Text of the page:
This “this” is Your This

Tuesday, October 12, 2010 | 2:04 PM

In a past blog post, we talked about how Closure Compiler makes it easier to share common JavaScript by ensuring that everybody declares what variables they own.

Global variable uniqueness is something that we added checks for fairly early on. Some restrictions are less obvious. In this blog post we’ll talk about the this keyword.

Suppose Nathan wants to outsource hot dog eating contests, so that we don’t need an instance of Nathan to run one. To do so, he takes runHotDogContest and unpackHotDogs off the prototype, and makes them into static methods. The code now looks like this:

Nathan.runHotDogContest = function(player, boxes) {
for (var i = 0; i < boxes.length; i++) {
player.eatHotDogs(this.unpackHotDogs(boxes[i]));
}
};


I want to run 2 hot dog contests, so naturally, I write:

var run = Nathan.runHotDogContest;
run(joey, crateA);
run(kobayashi, crateB);


The code fails with an error that unpackHotDogs is not defined on this. The reason is subtle. To the person writing Nathan.runHotDogContest, this and Nathan seem like interchangeable variables. And as long as you’re testing them by invoking them as:

Nathan.runHotDogContest(joey, crateA);
Nathan.runHotDogContest(kobayashi, crateB);


then they will be interchangeable.

In fact, this is a secret argument to the function. It’s much like any other function argument, except that it appears on the left side of the function call instead of on the right side. So Nathan.runHotDogContest(...) passes Nathan as the this argument, and run(...) passes null as the this argument (which JavaScript helpfully coerces to window).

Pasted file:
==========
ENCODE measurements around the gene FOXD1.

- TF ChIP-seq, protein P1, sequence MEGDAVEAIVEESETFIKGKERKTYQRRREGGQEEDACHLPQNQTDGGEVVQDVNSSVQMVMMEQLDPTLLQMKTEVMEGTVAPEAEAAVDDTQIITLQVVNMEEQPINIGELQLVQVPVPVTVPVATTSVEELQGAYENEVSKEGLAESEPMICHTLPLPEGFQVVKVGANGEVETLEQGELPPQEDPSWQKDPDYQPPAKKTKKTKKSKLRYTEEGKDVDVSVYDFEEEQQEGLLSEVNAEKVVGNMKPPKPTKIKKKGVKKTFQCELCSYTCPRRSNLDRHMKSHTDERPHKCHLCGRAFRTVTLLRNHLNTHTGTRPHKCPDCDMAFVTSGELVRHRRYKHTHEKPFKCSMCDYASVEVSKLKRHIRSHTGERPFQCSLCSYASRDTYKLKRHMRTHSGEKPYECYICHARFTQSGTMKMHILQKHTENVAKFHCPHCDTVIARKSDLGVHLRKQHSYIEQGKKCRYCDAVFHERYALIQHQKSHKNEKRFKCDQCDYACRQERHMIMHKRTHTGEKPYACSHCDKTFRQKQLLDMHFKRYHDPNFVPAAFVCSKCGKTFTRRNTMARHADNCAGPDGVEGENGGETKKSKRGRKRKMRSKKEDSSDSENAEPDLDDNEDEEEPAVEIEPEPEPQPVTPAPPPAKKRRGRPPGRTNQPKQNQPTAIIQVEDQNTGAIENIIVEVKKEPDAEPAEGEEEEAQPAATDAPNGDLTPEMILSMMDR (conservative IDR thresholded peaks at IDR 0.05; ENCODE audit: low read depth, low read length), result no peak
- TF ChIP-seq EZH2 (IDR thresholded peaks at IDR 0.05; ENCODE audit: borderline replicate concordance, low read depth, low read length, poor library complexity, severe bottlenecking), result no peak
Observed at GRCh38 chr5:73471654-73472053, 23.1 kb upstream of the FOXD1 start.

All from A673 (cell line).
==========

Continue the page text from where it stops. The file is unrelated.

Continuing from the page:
To make Closure Library usable, the library authors and the library users need to agree on what the arguments to a function mean. This includes secret arguments like this. So we’ve agreed that only constructors and prototype methods may use this, and the this argument must be an instanceof the relevant constructor. Closure Compiler enforces this in --warning_level VERBOSE, and will often emit a warning if it sees this used in a dangerous place.

If you’re writing a function that expects an unusual this context, you can explicitly document it with the @this annotation, and the warning will go away.

Good luck with all of this!

3 comments:

Alfonso said...

Nick,

Having just discovered closure tools via a module in the fantastic play framework, I wonder, what does the future hold for the library? (since the last post on is October 2010)

Thanks

Allan

Eric said...

Very interesting. JavaScript has a lot of quirks with the "this" keyword, and this is one of them I didn't know about until now.

Thanks for sharing and your work on the library.

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